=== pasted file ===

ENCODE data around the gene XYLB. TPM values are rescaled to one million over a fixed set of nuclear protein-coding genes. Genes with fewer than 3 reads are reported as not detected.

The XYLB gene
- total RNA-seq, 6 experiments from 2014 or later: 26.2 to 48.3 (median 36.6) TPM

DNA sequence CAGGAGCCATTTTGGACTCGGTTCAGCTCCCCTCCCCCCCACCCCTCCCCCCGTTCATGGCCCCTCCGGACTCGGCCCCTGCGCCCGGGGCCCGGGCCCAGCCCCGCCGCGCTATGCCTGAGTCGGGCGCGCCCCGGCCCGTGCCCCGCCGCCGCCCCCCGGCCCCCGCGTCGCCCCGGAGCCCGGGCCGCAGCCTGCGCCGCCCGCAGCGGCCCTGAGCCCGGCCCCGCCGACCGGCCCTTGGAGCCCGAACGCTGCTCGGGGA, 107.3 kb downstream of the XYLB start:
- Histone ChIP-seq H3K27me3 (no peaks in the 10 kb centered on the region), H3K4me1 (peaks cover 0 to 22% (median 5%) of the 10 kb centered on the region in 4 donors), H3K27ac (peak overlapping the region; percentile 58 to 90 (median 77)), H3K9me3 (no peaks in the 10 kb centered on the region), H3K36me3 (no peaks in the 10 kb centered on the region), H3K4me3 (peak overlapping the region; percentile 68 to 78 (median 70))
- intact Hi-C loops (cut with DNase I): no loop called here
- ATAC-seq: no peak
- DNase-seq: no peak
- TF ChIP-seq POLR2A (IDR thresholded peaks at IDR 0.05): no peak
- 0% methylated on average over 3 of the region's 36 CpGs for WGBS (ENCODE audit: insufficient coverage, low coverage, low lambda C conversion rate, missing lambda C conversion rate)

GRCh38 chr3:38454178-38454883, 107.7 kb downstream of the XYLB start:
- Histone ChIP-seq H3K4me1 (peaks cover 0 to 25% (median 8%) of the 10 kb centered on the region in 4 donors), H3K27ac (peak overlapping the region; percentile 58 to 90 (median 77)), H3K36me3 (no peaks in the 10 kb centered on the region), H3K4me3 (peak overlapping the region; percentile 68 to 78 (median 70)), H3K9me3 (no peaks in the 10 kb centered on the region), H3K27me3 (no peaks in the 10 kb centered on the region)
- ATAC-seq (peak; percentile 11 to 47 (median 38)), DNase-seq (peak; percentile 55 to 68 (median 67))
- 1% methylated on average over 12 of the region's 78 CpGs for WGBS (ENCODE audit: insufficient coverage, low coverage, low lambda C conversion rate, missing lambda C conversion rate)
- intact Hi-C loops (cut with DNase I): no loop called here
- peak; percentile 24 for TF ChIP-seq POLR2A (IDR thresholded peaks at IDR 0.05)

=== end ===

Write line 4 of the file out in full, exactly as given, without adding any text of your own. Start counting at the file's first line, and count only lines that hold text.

DNA sequence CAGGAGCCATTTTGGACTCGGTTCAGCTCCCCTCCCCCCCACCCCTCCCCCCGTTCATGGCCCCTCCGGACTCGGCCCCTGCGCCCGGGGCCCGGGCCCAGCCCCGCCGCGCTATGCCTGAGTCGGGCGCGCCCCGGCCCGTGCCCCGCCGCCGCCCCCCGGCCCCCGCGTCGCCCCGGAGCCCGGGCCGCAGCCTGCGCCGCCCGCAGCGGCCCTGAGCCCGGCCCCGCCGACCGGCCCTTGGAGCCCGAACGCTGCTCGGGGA, 107.3 kb downstream of the XYLB start: